Study ties fluoride to lower IQ, nonverbal deficits in kids

2016 11 18 16 51 55 157 Fluoride 400

Prenatal fluoride exposure may be linked to long-term lower general cognitive levels, specifically deficits in nonverbal IQ or visual-spatial and perceptual reasoning abilities, according to a study published March 9 in Environmental Research.

Fluoride exposure was associated significantly with nonverbal and verbal IQ losses in kids ages 6 to 12, according to researchers from U.S., Canada, and Mexico. However, there was a greater link to performance or nonverbal IQ shortfalls than to verbal IQ deficits in preschoolers with higher prenatal fluoride exposure.

"These findings contribute to the growing body of evidence on fluoride's neurotoxicity and indicate a need to develop recommendations for pregnant women," wrote the authors, led by Martha TĂ©llez-Rojo, PhD, of the National Institute of Public Health, Cuernavaca, Morelos, Mexico.

Past studies have reported positive associations between fluoride from dietary sources, including drinking water and salt, and urinary fluoride levels in pregnant women. This is due to fluoride's ubiquity and its ability to pass through the placenta and blood-brain barrier to reach the fetal brain.

In August 2019, these same researchers published a study in the JAMA Pediatrics that suggested maternal exposure to greater levels of fluoride during pregnancy was linked with lower IQ scores in children ages 3 to 4 in six major Canadian cities. The study included data on fluoride exposure and IQ scores from 512 pairs of mothers and children in which about 40% lived in areas with a fluoridated water supply. The water was fluoridated at or below the recommended level.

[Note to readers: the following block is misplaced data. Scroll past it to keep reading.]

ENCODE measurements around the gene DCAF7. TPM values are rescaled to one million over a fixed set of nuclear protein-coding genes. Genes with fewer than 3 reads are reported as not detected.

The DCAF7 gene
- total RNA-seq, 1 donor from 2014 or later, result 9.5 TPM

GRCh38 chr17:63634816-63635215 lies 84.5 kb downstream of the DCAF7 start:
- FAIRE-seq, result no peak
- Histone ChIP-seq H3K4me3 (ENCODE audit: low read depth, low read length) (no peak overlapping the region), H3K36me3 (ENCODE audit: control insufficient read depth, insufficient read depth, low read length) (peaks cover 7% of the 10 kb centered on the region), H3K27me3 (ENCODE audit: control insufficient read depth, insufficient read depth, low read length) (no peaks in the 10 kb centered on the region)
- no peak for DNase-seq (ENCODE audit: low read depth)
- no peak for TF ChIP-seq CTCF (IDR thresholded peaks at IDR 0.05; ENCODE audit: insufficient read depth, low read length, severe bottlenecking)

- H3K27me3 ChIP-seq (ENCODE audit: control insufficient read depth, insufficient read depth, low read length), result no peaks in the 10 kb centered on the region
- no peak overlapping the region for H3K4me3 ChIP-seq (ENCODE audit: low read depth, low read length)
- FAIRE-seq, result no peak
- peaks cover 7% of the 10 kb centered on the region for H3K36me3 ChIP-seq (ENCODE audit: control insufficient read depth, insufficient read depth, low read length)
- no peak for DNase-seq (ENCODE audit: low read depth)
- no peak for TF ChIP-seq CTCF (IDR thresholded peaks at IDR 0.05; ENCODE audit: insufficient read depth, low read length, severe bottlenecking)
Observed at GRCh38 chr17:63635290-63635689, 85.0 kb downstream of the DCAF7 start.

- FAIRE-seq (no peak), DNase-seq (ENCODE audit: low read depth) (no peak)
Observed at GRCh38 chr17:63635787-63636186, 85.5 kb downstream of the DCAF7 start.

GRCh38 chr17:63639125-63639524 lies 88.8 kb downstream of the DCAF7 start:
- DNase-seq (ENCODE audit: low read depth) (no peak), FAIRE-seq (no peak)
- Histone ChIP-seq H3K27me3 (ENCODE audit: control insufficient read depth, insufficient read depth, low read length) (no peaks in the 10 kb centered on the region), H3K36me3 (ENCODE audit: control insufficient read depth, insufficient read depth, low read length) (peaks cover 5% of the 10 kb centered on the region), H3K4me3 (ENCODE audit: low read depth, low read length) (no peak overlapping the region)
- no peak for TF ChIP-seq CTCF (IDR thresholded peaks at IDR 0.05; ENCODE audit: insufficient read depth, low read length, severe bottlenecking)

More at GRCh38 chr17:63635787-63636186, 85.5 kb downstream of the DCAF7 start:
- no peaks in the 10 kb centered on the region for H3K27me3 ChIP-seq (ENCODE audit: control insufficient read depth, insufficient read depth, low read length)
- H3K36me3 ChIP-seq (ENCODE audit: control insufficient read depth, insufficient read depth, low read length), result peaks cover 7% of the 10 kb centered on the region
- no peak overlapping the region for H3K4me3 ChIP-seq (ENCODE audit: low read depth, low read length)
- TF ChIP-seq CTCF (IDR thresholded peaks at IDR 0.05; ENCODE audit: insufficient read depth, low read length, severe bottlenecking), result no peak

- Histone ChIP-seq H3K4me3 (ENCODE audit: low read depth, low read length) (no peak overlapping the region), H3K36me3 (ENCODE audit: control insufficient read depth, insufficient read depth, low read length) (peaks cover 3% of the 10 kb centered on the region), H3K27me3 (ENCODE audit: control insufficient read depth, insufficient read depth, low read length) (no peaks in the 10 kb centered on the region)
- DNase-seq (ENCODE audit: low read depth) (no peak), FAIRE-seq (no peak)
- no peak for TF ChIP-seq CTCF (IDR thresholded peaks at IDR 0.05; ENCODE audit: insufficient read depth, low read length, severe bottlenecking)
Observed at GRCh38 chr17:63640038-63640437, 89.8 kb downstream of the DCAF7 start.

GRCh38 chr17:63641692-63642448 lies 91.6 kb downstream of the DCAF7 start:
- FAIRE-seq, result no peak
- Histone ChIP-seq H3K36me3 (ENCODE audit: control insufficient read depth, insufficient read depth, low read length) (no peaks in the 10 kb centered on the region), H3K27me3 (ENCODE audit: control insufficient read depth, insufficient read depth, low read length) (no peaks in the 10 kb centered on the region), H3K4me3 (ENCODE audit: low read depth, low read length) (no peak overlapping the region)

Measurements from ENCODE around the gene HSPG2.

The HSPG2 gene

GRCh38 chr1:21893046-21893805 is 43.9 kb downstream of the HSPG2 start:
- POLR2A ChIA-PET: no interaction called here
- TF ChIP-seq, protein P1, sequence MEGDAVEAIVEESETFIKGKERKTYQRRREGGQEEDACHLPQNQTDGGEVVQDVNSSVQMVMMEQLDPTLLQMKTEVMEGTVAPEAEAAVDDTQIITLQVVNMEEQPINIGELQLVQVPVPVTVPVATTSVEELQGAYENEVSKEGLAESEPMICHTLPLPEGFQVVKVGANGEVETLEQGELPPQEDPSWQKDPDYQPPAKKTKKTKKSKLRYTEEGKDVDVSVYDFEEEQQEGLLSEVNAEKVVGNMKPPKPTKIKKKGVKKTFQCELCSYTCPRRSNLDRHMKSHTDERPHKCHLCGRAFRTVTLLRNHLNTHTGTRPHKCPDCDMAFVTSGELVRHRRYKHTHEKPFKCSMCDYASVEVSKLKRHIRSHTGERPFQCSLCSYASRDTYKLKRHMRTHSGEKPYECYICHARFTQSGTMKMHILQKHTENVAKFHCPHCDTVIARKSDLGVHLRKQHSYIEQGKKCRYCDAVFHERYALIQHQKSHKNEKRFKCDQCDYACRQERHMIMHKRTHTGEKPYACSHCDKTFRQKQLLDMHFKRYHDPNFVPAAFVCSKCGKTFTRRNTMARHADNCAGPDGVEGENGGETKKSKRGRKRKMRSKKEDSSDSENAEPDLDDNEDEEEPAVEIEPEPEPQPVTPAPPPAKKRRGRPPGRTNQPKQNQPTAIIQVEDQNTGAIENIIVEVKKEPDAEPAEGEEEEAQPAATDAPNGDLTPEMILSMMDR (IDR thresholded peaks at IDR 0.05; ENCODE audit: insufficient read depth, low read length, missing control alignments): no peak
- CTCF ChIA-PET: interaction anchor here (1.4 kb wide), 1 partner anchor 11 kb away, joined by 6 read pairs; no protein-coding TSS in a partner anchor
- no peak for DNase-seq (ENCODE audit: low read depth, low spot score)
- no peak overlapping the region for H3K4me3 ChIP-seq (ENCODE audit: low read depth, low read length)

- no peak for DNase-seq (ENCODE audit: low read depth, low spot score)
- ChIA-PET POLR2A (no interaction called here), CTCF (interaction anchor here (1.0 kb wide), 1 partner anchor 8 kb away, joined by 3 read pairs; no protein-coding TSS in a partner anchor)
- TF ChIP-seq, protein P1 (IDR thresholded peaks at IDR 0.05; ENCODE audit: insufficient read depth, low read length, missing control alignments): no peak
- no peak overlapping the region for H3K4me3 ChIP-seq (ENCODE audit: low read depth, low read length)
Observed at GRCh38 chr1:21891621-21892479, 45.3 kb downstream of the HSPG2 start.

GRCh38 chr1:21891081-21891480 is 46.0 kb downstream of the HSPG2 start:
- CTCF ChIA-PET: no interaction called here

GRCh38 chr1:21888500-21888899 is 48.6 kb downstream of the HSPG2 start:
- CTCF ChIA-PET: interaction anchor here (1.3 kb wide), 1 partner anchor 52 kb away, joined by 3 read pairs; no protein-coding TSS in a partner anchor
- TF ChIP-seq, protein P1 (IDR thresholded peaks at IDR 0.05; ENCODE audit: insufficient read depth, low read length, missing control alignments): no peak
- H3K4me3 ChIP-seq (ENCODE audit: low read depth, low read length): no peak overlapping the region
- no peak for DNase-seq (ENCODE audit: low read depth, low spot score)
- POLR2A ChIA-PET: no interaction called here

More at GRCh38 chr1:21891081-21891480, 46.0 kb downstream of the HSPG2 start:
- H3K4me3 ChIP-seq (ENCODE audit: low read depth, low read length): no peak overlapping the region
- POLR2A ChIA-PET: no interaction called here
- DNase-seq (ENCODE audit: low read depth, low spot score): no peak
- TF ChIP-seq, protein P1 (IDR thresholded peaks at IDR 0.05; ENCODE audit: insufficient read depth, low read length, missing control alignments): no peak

In the current study, researchers investigated data on fluoride exposure and IQ scores from 328 pairs of mothers and children from the Early Life Exposures in Mexico to Environmental Toxicants (Element) cohort. The participants live in a region of Mexico in which fluoride is added to salt.

Researchers measured the average maternal urinary fluoride (MUF) concentration at pregnancy trimesters while adjusting for creatinine. They used generalized estimating equation (GEE) models to estimate the population averaged effect of MUF concentration on longitudinal general cognitive index (GCI)/full-scale IQ (FSIQ), verbal IQ (VIQ), and performance IQ (PIQ) scores. The IQs of children ages 4 and 5 and from 6 to 12 were examined, according to the study.

After reviewing the data, a significant negative relationship was found between maternal urine fluoride concentration and full-scale IQ and performance IQ at ages 4 and 5, they wrote. However, the mother's fluoride concentration was not linked significantly to lower verbal IQ scores, the authors wrote.

Decrease in IQ points for kids for every 0.5 mg/L increase of MUF concentrations
Age Full-scale IQ Performance IQ Verbal IQ
4 years -2.12 -3.08 Not significant
5 years -1.97 -2.46 Not significant
6 to 12 years -2.01 -1.80 -1.93

At ages 6 to 12 years, a dramatic negative association between maternal urine fluoride concentration and all three IQ outcomes was found, they wrote.

The study's limitations included that maternal nonfasting spot urine samples were used to estimate fluoride exposure. Urinary fluoride has a short half-life of about five hours, and drinking fluoride-free water before a urine test can dilute a sample.

Future studies should examine prenatal fluoride exposure using biomarkers that capture more chronic exposure to fluoride, including fingernail or toenail clippings or baby teeth, they noted. In addition, further research should be conducted to explore the mechanism of action of low-level fluoride exposure that prioritizes the difference between verbal and nonverbal intelligence, Tellez-Rojo and colleagues wrote.

"In conclusion, prenatal exposure to fluoride is associated with sustained impacts on IQ," they wrote.

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